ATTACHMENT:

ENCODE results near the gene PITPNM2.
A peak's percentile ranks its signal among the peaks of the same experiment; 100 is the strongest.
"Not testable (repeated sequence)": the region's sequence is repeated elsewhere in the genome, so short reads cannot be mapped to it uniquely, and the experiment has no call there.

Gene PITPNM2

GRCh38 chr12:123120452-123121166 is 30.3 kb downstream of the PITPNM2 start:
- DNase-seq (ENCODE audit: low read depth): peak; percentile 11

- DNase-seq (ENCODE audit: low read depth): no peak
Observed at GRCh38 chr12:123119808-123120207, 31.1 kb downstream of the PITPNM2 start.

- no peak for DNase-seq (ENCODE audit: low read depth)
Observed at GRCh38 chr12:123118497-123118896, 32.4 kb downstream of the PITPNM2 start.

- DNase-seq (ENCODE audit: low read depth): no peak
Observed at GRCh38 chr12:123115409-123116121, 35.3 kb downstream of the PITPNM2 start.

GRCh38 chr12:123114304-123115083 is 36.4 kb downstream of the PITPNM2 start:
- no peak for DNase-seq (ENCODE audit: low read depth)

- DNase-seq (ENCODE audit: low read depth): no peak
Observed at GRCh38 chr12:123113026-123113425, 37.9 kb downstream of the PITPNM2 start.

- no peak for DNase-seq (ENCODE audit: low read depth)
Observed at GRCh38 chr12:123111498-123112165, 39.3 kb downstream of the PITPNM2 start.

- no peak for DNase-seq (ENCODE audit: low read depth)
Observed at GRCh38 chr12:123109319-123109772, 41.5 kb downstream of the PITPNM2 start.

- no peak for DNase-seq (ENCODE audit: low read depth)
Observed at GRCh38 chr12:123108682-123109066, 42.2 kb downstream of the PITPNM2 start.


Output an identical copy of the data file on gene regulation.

ENCODE results near the gene PITPNM2.
A peak's percentile ranks its signal among the peaks of the same experiment; 100 is the strongest.
"Not testable (repeated sequence)": the region's sequence is repeated elsewhere in the genome, so short reads cannot be mapped to it uniquely, and the experiment has no call there.

Gene PITPNM2

GRCh38 chr12:123120452-123121166 is 30.3 kb downstream of the PITPNM2 start:
- DNase-seq (ENCODE audit: low read depth): peak; percentile 11

- DNase-seq (ENCODE audit: low read depth): no peak
Observed at GRCh38 chr12:123119808-123120207, 31.1 kb downstream of the PITPNM2 start.

- no peak for DNase-seq (ENCODE audit: low read depth)
Observed at GRCh38 chr12:123118497-123118896, 32.4 kb downstream of the PITPNM2 start.

- DNase-seq (ENCODE audit: low read depth): no peak
Observed at GRCh38 chr12:123115409-123116121, 35.3 kb downstream of the PITPNM2 start.

GRCh38 chr12:123114304-123115083 is 36.4 kb downstream of the PITPNM2 start:
- no peak for DNase-seq (ENCODE audit: low read depth)

- DNase-seq (ENCODE audit: low read depth): no peak
Observed at GRCh38 chr12:123113026-123113425, 37.9 kb downstream of the PITPNM2 start.

- no peak for DNase-seq (ENCODE audit: low read depth)
Observed at GRCh38 chr12:123111498-123112165, 39.3 kb downstream of the PITPNM2 start.

- no peak for DNase-seq (ENCODE audit: low read depth)
Observed at GRCh38 chr12:123109319-123109772, 41.5 kb downstream of the PITPNM2 start.

- no peak for DNase-seq (ENCODE audit: low read depth)
Observed at GRCh38 chr12:123108682-123109066, 42.2 kb downstream of the PITPNM2 start.